How I wish we could mobilise people to register their displeasure. Problem is we know the armed forces do not spare their bullets when dealing with civilians, and though we believe in heaven we are reluctant to go there so soon.


  3. The situation in Nigeria can only be described as desperate. I find it incredible that the government there seems to have adopted a defeatist attitude towards these cowardly acts of indiscriminate terrorism perpetrated by Boko Haram. All human life is priceless and it is imperative on the govt to ensure its preservation. These thugs need to have the full wrath of the law brought on their heads. The govt needs to pursue them using all available means and should not spare any resources to ensure that all those who commit acts of violence against innocent civilians are relentlessly pursued, dragged before a court of law and charged for their crimes. I am very disappointed by the apathy from large swathes of the Nigerian people. Very disappointed!

    1. Will, you ought to be disappointed. The truth is the govt couldn't be bothered. After all, their families are not affected (most of the family members will be living luxurious lives abroad), and they themselves have all the protection they could possibly need. It's just incredulous that humanbeings could be devoid of empathy.

      Even more worrying is that the so-called Islamist have liasons with members of the govt. Nigerians always say stoically, 'God will help us'. What more can be said?

      Thanks for your comment.

  4. The laughable rhetoric between the West and Iran continues,backed by the sabre-rattling display by the West in the Strait of Hormuz on Sunday.With the oil sanctions throttling Iran's revenues, the Iranians have introduced a new slant to the argument: human rights. They are now bleating that the West is encroaching on their rights to energy, effectively portraying the West as the playground bully out to get the small guy. So who's fooling who? More appropriately what's this all about? Is is about oil or is it about protecting Israel? Is it both? Let us not forget also that there is still that small issue of US military equipment in the hands of the Iranians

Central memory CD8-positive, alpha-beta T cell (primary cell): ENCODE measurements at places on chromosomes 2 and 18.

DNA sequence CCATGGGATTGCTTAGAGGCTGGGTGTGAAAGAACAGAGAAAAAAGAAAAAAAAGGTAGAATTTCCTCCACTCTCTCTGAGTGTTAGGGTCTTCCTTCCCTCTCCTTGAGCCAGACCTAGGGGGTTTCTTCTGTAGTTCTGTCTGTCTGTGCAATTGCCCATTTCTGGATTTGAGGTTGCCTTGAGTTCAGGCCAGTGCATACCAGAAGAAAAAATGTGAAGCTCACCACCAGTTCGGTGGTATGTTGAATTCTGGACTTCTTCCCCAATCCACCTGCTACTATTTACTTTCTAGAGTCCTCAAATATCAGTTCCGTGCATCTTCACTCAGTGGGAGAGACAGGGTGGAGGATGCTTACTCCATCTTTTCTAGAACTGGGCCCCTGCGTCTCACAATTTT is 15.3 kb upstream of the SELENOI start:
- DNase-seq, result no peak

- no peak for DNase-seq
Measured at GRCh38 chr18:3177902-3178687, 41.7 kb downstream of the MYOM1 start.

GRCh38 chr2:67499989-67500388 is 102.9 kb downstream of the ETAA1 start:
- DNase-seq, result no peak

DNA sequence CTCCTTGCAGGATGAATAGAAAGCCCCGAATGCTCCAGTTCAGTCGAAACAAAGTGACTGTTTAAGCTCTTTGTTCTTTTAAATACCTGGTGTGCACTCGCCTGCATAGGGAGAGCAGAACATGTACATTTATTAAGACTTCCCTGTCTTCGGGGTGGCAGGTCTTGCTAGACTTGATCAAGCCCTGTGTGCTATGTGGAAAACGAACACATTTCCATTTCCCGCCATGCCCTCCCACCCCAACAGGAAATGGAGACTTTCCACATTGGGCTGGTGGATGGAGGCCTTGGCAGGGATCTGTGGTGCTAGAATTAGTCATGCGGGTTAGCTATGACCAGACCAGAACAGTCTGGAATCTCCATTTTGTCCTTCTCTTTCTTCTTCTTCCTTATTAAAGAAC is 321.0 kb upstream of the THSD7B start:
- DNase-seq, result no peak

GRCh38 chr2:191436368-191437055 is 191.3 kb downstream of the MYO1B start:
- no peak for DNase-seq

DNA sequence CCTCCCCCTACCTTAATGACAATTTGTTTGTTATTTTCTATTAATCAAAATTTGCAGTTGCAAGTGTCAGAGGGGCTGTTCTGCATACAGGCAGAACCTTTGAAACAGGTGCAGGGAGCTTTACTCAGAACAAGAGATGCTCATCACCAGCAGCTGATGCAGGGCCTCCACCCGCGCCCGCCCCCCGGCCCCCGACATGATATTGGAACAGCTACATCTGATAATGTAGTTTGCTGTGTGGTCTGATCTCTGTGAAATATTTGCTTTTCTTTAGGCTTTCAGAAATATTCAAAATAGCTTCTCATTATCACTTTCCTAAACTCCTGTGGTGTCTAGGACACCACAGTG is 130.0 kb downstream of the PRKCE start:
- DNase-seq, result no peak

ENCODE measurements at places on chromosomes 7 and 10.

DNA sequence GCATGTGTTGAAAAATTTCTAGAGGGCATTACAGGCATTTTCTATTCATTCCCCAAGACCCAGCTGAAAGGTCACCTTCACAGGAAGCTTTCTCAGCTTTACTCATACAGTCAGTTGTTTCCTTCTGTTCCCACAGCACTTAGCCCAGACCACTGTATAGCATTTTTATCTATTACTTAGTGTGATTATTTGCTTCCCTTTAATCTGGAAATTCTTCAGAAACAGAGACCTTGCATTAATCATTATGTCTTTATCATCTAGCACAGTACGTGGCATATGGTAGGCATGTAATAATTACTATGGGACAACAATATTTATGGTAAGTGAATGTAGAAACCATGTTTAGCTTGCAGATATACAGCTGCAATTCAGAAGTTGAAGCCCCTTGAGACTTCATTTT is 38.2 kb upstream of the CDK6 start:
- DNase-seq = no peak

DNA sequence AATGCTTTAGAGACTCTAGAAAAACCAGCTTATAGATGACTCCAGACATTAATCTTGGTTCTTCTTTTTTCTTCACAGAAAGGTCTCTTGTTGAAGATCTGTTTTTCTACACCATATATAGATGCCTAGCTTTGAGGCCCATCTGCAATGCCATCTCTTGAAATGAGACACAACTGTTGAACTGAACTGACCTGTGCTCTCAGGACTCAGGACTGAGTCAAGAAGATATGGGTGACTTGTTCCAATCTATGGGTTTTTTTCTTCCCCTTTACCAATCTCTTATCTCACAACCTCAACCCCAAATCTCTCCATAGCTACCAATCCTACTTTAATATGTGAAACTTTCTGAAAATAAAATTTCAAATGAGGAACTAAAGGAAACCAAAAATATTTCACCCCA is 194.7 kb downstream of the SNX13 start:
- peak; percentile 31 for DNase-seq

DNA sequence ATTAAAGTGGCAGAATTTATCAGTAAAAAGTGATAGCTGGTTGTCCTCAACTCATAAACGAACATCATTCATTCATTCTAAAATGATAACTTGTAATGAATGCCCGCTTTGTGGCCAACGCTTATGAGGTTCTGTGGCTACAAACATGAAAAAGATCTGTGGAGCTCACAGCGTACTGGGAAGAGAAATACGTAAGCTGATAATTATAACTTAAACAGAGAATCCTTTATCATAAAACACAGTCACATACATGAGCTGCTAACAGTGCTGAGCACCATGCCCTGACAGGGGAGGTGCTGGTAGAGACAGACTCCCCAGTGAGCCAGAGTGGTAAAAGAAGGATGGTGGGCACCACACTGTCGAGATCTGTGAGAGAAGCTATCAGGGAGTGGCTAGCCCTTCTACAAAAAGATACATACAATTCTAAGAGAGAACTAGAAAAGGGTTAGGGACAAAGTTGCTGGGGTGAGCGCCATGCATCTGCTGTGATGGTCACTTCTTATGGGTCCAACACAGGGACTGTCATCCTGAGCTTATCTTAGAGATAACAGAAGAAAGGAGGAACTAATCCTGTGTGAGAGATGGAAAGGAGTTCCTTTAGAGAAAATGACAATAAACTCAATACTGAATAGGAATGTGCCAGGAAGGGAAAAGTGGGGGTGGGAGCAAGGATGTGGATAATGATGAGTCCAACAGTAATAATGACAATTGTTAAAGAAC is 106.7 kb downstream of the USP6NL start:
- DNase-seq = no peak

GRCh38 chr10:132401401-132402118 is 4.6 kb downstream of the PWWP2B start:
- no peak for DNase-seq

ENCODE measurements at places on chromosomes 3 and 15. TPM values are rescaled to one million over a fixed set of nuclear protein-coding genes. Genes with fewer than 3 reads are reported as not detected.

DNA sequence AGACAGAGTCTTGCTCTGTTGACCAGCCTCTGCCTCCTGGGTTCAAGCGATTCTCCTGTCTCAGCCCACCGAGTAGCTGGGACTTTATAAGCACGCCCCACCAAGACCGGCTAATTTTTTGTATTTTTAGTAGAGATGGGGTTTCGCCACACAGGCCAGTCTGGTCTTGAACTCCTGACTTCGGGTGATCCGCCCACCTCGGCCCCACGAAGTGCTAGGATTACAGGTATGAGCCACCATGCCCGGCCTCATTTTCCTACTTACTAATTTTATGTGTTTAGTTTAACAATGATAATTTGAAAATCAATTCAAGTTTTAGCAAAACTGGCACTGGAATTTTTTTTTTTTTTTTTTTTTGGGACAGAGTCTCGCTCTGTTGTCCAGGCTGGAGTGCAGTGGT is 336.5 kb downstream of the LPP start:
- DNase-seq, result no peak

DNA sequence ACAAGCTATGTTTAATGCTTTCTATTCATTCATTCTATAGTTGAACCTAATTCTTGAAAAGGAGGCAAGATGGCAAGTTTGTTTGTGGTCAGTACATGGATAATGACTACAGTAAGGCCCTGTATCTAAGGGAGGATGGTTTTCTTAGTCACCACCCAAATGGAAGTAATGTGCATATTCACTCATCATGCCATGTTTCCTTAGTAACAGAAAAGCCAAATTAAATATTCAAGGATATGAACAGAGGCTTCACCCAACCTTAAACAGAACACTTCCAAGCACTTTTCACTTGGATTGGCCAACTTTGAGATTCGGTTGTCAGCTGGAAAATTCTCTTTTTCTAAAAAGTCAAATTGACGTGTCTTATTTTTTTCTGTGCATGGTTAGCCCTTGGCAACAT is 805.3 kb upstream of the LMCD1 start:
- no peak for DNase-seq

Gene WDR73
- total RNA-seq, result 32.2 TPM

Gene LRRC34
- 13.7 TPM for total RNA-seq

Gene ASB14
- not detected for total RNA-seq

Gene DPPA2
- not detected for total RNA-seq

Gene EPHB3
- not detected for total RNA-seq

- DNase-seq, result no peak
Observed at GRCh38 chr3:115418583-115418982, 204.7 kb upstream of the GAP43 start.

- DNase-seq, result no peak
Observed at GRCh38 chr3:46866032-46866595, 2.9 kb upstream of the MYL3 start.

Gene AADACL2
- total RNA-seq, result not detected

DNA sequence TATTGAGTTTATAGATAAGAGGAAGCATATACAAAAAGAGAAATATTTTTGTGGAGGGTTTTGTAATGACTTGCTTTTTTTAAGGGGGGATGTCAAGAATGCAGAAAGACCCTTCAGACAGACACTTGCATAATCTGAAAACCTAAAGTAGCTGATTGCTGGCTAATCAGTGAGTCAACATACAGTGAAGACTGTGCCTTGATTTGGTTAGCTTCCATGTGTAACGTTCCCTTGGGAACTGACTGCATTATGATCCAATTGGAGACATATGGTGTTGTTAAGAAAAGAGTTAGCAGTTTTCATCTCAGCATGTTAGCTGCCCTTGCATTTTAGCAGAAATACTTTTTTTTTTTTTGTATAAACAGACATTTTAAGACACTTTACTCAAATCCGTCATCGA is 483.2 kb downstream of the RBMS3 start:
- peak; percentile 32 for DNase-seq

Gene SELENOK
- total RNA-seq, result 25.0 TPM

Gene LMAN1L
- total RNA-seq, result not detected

5. Will, I might not be as politically savvy as you, but I don't see Iran as a looming threat to Israel right now. Yes, there is a lot of anti-Israel rhetoric. But as I mentioned in a different post, it cannot be interpreted as a serious and immediate threat because it is one of those phrases they throw into their vocab when drumming their chests to assert themselves.

    Secondly, I don't think Iran is in anyway portraying the West as the big bullies: they do not need to. The West clearly come across as big bullies because of their actions. They are, as you rightly put it, very blatantly 'throttling Iran's revenues'.

    What I am waiting for is the startling evidence that will uncover Iran's development of nuclear weapons, and its meticulously crafted plans to decimate its enemies. Till then, it is difficult to take sides.

  6. All it takes is for the child of a Senator to be a victim of Boko Haram, then they'll sit up and do something. They don't see it as a life threatening issue because their families are not involved. I don't wish anyone bad but something needs to be done.

    Despite the whole bombing issue, Nigeria is still blessed. We don't have such natural disasters like Japan because God Himself knows that it would only crumble the country. If we can't cope with the little disasters, what would happen if we were to experience a single earthquake or tsunami?

    Thank God I'm in Nigeria but sometimes, I regret being a Nigerian. The country will get better, it's only a matter of time.

  7. Thanks for your comment, Lanre. There is a lot of chaos and pain but all hope is not lost. I couldn't say I regret being a Nigerian, but I do regret the kind of politicians we have. And I regret that we can't mobilise ourselves to carve a better life for ourselves. But as long as there is life, there is hope.